NISAR [NASA-ISRO SAR] mission: It is scheduled for launch in 2023. It is optimised for studying hazards and global environmental change and can help manage natural resources better and provide information to scientists to better understand the effects and pace of climate change.

Read more: Functions of “NSIL | New Space India Limited”
What are the challenges faced by India’s space programmes?

Less share of ISRO in the global arena: The value of the global space industry is estimated to be $350 billion and is likely to exceed $550 billion by 2025. India’s share is estimated at $7 billion (just 2% of the global market).

Lower Spending: The funds allocated to the space sector are very less in comparison to other countries. The US spent 10 times and China 6 times more than India in the space sector in 2019-20.

Brain Drain: India produces the best brains in the world but is unable to retain them. People emigrate from the country for better opportunities and careers that might hamper the development of the space sector.

Managing big constellations of satellites: Although India has a good potential to launch satellites, managing a huge number of satellites in space could be a challenging task in the future. This should be done keeping in mind the possibilities of a future space war.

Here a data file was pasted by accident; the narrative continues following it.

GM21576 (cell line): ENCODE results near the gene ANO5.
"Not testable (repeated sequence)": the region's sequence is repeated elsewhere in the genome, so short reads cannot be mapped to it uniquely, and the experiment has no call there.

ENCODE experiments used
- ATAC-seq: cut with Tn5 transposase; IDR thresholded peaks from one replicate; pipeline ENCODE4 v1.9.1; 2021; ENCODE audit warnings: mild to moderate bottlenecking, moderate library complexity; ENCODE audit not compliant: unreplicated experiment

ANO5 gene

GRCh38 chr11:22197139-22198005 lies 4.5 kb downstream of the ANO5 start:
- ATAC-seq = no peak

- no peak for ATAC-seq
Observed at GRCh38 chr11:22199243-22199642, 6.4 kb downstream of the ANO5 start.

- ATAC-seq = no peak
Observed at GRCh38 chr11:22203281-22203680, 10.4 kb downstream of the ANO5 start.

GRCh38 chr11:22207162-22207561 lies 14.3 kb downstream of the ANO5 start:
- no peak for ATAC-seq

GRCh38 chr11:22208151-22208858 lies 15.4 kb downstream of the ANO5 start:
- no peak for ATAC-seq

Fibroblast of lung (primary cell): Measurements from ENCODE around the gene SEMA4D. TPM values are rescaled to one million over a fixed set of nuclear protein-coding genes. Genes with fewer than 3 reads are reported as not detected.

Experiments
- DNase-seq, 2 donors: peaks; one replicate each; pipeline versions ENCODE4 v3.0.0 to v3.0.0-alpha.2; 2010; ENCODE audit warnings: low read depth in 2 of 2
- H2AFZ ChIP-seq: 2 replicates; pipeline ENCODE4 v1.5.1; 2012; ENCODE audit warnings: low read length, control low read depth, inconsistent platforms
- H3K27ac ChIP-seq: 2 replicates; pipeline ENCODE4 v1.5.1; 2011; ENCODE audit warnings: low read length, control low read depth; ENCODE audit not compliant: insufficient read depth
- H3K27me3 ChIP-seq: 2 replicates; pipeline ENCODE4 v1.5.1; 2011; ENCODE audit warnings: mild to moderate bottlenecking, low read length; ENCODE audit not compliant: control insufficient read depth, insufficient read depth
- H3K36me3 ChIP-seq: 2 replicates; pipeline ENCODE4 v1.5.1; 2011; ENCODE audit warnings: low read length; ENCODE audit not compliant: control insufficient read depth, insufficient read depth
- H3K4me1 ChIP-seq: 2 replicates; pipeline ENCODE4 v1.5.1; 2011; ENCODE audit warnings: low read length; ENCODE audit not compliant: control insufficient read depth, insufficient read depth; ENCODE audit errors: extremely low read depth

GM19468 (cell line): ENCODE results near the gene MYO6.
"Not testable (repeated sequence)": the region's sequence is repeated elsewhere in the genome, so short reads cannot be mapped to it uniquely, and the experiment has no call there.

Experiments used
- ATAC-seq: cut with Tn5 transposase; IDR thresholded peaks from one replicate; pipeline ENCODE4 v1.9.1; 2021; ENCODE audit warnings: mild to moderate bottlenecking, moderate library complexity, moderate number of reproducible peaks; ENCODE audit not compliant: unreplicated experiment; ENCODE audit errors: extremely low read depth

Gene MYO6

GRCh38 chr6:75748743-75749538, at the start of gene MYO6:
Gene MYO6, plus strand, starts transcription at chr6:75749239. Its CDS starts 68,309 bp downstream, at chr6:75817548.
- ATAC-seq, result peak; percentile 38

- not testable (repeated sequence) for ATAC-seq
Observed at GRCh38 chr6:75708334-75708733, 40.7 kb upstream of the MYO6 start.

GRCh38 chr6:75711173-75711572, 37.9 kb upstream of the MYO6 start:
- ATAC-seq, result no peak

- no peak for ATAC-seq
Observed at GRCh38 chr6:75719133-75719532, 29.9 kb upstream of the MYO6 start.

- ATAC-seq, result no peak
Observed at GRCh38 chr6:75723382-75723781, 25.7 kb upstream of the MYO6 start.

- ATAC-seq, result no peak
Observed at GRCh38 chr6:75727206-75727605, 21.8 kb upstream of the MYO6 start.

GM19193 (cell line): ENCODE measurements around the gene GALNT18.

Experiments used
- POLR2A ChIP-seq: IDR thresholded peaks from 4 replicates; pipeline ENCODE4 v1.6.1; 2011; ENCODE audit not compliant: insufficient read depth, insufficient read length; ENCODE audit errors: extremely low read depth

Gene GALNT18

Technological issues and challenges:  Despite various progress, ISRO is still a long way away in some critical technologies. For instance, On the Gaganyaan mission, ISRO is still building its capabilities and developing critical technologies required to send astronauts being into space.

Too much dependence on PSLV: India is dependent mainly on a single type of launch vehicle such as that of PSLV, which hampers the capacity expansion of the programme.

Lack of robust Dispute Settlement Mechanism: This discourages private investment in the space sector. The void was seen in Antrix – Devas cancelled the satellite deal. The Government of India owes nearly $1.2 billion to Devas Multimedia as per an order of a tribunal of the International Chamber of Commerce.

What steps can be taken to improve India’s space programme?

1. The plan to set up an independent tribunal to adjudicate disputes among private space entities should be implemented promptly. 2. The passage of the Space Activities Bill should also be done in order to give private players greater clarity and protection. This should involve proper consultation and discussions with the concerned stakeholders. 3. The focus should be on aiding space start-ups to penetrate rural India and encourage youth to build careers in space applications and sciences. 4. NSIL should function more than a marketer of ISRO’s technologies. It should find newer business opportunities and expand the sector itself. 5. The government should also enhance spending towards the sector considering the huge future potential and robust returns on investment.

Indian Space sector possesses huge untapped potential which can be realized with adequate policy measures by the government. This would boost the confidence of the private sector and deliver optimum results, thereby cementing India’s position as a 21st-century space power.

Source: Yojana, ISRO